The truth will set you free. Nimic Revenue never felt like she fit in—with family, peers, or society—but music was her way out. “I always just felt different,” she says. “I make music that reflects how I feel. It lets me talk to myself in a pure way.”

Growing up in Minnesota, the 20-year-old recalls a tumultuous childhood; parents who worked all the time, struggling with loneliness and grappling with anger issues that culminated with nine stints in jail. “Growing up, I’ve been through a lot of shit,” she reflects. “I’ve always been bad. I don’t know why.” Accepting her sexuality and attraction to women—amid family disapproval—left her especially isolated. “I’ve always been a lone wolf.”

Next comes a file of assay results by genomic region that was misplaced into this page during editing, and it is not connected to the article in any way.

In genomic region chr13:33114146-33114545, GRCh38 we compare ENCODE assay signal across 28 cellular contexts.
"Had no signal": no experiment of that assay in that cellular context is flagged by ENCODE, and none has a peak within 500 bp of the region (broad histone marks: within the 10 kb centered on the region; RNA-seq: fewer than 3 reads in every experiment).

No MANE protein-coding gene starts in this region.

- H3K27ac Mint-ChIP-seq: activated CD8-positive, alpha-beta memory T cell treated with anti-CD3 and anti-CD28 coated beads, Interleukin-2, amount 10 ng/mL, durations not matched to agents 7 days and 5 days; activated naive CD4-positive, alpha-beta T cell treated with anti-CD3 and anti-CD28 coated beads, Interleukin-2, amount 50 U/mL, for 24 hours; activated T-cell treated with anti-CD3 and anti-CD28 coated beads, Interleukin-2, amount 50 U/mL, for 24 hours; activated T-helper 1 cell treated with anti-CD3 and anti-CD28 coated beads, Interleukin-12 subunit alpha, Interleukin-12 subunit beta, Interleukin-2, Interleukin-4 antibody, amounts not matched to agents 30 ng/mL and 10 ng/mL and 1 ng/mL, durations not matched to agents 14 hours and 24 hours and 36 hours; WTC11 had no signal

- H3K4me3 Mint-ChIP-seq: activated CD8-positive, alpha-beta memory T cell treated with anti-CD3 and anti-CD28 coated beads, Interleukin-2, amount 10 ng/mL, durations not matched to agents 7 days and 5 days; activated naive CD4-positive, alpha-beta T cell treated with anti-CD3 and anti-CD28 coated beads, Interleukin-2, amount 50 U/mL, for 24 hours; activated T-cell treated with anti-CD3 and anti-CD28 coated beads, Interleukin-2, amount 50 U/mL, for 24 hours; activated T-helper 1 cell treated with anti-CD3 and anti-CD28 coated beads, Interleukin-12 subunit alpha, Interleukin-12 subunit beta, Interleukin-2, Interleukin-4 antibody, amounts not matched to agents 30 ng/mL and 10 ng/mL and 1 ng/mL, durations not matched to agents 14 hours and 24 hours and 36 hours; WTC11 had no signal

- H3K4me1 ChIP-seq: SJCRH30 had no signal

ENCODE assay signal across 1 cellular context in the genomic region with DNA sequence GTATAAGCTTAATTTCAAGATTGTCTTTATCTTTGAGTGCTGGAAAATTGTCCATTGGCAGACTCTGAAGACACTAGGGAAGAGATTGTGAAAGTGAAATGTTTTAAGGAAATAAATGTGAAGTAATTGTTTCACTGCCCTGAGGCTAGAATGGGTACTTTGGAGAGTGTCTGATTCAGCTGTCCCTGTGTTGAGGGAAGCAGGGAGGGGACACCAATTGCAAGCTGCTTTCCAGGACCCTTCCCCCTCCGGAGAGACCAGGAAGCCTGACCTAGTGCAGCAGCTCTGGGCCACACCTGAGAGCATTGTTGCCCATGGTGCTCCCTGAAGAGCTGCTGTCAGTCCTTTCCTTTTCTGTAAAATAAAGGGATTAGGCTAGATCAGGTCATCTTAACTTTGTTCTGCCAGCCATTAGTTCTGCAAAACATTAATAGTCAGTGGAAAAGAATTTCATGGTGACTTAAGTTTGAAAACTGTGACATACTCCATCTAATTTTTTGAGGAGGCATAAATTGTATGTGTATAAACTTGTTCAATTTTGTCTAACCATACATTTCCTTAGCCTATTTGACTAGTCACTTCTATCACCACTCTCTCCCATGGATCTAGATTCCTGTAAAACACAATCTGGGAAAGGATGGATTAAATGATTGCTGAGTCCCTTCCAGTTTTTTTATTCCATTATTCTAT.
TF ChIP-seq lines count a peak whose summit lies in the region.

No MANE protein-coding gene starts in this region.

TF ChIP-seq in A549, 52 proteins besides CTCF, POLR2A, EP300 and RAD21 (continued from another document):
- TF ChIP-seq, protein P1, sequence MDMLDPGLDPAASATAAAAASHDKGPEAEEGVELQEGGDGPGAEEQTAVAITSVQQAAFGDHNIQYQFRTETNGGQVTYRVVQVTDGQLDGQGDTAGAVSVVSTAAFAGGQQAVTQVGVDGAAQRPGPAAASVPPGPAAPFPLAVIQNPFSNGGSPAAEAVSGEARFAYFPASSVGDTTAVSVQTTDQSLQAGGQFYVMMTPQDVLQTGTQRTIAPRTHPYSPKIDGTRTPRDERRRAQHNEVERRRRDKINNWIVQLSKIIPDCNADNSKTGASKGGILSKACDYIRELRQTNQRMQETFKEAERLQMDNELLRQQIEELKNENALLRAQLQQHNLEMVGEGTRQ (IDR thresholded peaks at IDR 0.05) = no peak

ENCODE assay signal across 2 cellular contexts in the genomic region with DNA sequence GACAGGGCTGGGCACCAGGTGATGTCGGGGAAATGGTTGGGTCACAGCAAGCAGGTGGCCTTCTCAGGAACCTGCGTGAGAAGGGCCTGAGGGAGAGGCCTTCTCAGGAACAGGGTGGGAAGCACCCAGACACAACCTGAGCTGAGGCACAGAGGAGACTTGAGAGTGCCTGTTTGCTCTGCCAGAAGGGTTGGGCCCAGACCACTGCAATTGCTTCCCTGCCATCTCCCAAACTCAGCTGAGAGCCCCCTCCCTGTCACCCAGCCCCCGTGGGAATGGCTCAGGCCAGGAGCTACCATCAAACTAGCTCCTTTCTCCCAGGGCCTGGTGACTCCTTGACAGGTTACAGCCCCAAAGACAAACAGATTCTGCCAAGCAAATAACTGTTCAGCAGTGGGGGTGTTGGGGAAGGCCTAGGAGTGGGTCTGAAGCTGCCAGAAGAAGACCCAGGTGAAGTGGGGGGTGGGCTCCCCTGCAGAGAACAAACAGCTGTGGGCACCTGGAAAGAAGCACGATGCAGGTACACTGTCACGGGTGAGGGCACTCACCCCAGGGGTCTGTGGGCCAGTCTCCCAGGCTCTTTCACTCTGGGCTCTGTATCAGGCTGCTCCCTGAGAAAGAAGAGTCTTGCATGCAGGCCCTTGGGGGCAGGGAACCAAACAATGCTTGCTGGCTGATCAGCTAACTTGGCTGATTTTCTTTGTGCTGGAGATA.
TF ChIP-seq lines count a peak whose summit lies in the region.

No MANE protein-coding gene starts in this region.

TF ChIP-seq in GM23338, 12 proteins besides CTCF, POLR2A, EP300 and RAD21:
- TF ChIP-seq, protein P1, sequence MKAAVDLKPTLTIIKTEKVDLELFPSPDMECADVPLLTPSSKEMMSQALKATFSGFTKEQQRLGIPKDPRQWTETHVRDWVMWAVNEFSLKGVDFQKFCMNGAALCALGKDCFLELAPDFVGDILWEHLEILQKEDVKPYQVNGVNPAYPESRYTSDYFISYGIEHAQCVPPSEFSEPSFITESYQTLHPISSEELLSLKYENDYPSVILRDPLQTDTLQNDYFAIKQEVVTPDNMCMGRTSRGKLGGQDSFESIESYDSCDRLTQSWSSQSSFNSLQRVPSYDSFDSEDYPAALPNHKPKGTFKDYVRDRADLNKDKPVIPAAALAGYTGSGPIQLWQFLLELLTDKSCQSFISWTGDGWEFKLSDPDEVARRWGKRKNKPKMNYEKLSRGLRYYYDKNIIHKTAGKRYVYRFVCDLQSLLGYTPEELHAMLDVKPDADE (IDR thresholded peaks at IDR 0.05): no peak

Music was the saving grace. With an eclectic ear for Michael Jackson, Prince and reggae, she was blessed with artistry from a young age. Young Nimic would do impromptu shows for her stuffed animals and by the age of 10, she was in a pop/hip-hop group with her brother called MIKAZE. That proved stifling and she forged out on her own as a solo artist. Initially, she was hesitant that she didn’t fit conventional stereotypes of women in hip-hop. “I always felt people wouldn’t accept me. I never felt like, I was cute or none of that shit. I was just me.” She made a conscious decision to shake off the doubt and to just be herself. “It took me loving myself. I had to put my heart into it.”